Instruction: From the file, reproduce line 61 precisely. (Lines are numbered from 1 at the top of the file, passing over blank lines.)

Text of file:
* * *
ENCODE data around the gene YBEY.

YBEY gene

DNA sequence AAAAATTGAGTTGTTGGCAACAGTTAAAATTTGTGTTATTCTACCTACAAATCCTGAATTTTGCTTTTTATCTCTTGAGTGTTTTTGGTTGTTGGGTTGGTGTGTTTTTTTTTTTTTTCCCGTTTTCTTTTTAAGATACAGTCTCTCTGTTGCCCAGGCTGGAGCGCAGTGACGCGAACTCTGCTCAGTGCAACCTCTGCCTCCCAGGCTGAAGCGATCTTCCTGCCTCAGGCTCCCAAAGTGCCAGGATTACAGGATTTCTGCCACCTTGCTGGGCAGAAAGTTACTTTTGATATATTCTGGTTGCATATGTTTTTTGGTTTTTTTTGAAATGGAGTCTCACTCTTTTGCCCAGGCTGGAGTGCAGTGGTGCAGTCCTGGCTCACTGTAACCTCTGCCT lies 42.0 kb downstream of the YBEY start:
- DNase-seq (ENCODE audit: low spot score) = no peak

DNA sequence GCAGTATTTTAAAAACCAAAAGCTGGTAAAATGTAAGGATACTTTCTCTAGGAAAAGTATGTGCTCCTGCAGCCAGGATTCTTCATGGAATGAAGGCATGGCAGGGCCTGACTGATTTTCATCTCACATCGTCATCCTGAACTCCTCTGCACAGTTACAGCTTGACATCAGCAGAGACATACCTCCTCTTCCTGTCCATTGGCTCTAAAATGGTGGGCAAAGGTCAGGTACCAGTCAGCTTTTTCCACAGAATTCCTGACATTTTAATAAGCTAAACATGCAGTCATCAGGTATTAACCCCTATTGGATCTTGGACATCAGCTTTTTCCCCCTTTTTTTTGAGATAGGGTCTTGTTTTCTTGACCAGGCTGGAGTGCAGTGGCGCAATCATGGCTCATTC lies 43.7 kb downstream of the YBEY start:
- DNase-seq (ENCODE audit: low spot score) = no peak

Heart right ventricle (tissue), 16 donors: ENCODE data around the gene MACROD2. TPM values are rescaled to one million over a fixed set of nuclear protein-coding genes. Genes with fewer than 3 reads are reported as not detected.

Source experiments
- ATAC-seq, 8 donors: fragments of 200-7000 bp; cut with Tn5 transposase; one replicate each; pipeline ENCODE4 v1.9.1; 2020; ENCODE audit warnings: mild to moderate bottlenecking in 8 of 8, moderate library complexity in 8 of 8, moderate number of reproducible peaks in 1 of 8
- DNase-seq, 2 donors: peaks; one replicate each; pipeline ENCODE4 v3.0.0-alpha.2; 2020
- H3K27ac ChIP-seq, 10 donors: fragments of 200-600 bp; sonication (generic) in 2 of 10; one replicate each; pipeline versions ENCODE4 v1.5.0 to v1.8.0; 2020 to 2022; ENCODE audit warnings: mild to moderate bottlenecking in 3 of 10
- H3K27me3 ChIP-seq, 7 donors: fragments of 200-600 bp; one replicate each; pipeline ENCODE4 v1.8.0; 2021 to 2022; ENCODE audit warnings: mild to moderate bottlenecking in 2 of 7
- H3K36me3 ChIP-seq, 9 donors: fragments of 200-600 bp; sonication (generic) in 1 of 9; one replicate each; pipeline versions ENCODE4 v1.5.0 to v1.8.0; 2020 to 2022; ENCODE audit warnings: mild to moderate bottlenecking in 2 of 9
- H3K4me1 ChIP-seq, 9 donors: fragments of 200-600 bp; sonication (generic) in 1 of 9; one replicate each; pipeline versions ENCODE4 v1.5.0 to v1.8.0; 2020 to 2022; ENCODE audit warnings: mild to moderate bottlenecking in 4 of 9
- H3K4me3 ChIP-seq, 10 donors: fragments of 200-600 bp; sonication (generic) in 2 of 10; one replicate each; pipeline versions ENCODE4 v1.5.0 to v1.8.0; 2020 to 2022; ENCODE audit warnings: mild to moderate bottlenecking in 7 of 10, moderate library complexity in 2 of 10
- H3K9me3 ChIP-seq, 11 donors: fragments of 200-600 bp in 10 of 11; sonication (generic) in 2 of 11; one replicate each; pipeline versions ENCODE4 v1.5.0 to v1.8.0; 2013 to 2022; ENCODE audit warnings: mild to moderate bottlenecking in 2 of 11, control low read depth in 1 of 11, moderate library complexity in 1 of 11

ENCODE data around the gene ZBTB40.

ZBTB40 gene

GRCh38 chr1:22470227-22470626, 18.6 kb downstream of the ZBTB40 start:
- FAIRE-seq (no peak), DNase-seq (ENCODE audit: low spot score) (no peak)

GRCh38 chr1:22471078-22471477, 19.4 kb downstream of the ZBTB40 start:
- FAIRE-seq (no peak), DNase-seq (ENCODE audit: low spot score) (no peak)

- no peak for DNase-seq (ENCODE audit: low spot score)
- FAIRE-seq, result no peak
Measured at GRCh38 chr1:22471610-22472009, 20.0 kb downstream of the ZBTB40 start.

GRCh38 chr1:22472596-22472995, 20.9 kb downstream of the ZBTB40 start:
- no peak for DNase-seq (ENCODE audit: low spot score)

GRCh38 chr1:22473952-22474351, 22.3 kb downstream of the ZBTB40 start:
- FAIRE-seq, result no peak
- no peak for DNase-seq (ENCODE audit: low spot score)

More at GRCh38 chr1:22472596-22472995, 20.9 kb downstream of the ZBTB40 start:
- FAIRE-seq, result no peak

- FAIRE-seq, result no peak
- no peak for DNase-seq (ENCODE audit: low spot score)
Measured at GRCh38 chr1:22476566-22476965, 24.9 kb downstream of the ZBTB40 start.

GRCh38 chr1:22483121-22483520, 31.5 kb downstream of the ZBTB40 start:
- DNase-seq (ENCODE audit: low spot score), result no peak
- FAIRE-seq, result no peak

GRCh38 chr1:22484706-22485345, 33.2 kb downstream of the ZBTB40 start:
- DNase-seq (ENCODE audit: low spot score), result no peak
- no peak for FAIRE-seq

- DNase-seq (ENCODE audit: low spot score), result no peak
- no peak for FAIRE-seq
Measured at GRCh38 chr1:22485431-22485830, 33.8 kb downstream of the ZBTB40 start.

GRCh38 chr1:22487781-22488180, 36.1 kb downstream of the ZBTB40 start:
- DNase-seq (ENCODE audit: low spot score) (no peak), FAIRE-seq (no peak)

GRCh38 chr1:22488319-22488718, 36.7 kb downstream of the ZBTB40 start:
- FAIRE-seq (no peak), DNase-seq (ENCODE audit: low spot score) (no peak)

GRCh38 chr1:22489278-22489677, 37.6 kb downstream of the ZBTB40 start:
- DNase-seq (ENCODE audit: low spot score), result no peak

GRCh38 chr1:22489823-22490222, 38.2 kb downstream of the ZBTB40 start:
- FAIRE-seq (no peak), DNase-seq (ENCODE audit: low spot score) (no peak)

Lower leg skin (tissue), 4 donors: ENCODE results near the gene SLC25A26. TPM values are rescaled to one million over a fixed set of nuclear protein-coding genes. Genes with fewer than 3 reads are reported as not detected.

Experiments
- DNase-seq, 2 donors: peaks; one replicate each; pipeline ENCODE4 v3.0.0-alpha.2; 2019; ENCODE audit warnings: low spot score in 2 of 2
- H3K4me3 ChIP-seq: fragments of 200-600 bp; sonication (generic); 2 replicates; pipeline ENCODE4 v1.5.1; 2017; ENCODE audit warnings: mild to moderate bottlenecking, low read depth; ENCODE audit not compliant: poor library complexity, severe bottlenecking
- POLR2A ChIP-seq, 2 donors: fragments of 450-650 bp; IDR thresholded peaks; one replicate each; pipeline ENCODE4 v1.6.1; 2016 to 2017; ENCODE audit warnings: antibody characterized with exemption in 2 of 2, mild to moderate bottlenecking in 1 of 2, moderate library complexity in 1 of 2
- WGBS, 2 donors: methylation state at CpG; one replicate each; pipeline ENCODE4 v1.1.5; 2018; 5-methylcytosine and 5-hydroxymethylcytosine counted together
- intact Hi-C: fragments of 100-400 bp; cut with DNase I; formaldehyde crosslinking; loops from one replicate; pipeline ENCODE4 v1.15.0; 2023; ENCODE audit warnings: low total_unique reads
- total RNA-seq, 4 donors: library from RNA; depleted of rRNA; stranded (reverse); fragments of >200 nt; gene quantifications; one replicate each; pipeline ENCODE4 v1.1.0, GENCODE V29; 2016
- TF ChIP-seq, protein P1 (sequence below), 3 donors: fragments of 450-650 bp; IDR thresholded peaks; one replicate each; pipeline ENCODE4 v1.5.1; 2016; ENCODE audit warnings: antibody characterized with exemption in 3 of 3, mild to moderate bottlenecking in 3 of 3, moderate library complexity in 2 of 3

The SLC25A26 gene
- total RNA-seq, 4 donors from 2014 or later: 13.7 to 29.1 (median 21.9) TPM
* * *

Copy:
- TF ChIP-seq, protein P1 (sequence below), 3 donors: fragments of 450-650 bp; IDR thresholded peaks; one replicate each; pipeline ENCODE4 v1.5.1; 2016; ENCODE audit warnings: antibody characterized with exemption in 3 of 3, mild to moderate bottlenecking in 3 of 3, moderate library complexity in 2 of 3